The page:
Drupal Developer’s Orientation

I am starting development of a significant new Web site implemented in Drupal, and have as my team five talented, but relatively inexperienced, developers with little existing knowledge of Drupal. This is my attempt to provide a quick orientation to Drupal from a developer’s perspective, based on my experience.


Unless you already have expert knowledge of Drupal Theming, start with an existing theme and customize it.

I think that the Zen theme is ideal for this. Zen is “the ultimate starting theme for Drupal,” semantically correct and standards compliant.

Two diagrams of Zen theme regions, id’s css classes:

  • http://groups.drupal.org/files/zen-layout2.png
  • http://ipwa.net/assets/homepage-diagram-zen.pdf

Another possibility is the Blueprint theme, based on the Blueprint CSS framework.

Drupal themes follow certain conventions. For themes built on the PHPTemplate engine (the most commonly used template engine, which just uses straight PHP), you will find the following:

  • style.css is the stylesheet file.
  • page.tpl.php is the overall “boilerplate” layout for the site.
  • node.tpl.php controls how individual node types are displayed, affecting the $content variable in page.tpl.php.
  • block.tpl.php controls how blocks are displayed.

If you want to customize the text/labels that are built into Drupal or output by other modules, don’t modify core Drupal code. Instead, use Drupal’s Locale module and create a customized version of the language you need.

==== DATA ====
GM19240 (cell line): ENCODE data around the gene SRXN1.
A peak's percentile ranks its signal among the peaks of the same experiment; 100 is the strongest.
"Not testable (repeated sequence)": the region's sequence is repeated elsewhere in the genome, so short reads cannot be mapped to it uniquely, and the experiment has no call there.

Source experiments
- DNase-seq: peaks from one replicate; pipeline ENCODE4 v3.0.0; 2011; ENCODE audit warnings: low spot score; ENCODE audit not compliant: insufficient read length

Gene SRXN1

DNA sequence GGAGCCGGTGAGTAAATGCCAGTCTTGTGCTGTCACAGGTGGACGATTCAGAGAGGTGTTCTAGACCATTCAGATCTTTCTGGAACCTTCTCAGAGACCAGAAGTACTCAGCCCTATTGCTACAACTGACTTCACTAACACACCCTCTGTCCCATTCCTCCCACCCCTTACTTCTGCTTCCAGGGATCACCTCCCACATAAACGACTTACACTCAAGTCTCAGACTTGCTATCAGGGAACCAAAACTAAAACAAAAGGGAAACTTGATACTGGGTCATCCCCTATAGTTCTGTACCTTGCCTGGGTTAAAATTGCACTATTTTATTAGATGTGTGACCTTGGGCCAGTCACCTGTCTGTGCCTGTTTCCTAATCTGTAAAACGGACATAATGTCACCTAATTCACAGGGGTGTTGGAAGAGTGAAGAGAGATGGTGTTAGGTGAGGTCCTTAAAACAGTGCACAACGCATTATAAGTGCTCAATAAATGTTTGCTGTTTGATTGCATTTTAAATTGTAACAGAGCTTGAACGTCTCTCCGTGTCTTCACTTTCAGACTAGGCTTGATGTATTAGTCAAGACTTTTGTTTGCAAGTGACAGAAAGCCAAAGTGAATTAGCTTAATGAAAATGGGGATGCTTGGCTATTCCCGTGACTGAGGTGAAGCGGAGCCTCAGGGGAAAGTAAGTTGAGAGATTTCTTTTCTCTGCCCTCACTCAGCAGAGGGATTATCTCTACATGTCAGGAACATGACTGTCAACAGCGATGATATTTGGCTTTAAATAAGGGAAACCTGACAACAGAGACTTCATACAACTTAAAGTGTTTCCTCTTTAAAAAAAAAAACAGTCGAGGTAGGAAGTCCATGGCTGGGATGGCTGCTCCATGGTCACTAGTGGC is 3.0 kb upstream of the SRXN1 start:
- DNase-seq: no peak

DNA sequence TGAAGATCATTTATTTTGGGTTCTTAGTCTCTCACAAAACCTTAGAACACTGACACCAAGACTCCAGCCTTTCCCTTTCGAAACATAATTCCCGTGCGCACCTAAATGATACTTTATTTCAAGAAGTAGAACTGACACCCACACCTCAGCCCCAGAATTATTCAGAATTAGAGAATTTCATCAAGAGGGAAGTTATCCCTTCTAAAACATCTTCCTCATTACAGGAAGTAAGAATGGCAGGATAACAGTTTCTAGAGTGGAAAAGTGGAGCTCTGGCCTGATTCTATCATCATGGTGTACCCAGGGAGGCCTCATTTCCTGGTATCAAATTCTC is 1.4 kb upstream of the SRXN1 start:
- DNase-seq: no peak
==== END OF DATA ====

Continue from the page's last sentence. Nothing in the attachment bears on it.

Finally, don’t waste time developing your theme to work in the administraton area of Drupal. You can specify a separate theme for the administration area, and there are already several themes that come with Drupal that work well for this purpose. In my opinion, Garland is very clean, professional, and easy to use for administration. When developing your theme, concentrate on the public interface.

Drupal API

Most content in Drupal are referred to as nodes; content type and node type are roughly equivalent. Node attributes that you may need to know about are:

  • nid: the node’s ID.
  • vid: the version ID for the node.
  • type: basically, the content type, such as a page or blog.
  • uid: the author’s user ID.
  • status: whether published/visible (= 1) or unpublished/hidden (= 0).

Use db_query() to execute a database query.

The global $user object contains the user’s information.

t() should be applied to all strings for input substitution and to work with Drupal’s localization infrastructure.

Use the percent character (’%’) on string placeholders in t() to automatically hook into Drupal’s theming mechanisms and call check_plain() on the string in the background. For example:

t(‘Hello %name.’, array(‘%name’ => ‘Adam’));

l() formats internal Drupal links.

For AJAX functionality, Drupal comes with JQuery out of the box.


Drupal stores user input as it is entered, but uses filters when displaying the output. Filters can be configured by node type to display content in various ways, including plain text and HTML.

Also remember to use the t() function as described above, which provides automatic filtering. Using the db_query() function describe above automatically protects against SQL injection attacks. Its also good practice to wrap queries in db_rewrite_sql() before calling db_query(), so that modules can modify the SQL if neccessary, to account for user access permissions for example:

$sql = ‘select n.title from {node} where n.type = %s’; $results = db_query(db_rewrite_sql($sql), ‘page’);

Other security methods in the Drupal API to become familiar with include:

  • filter_xss()
  • valid_url()
  • check_url()
  • drupal_urlencode()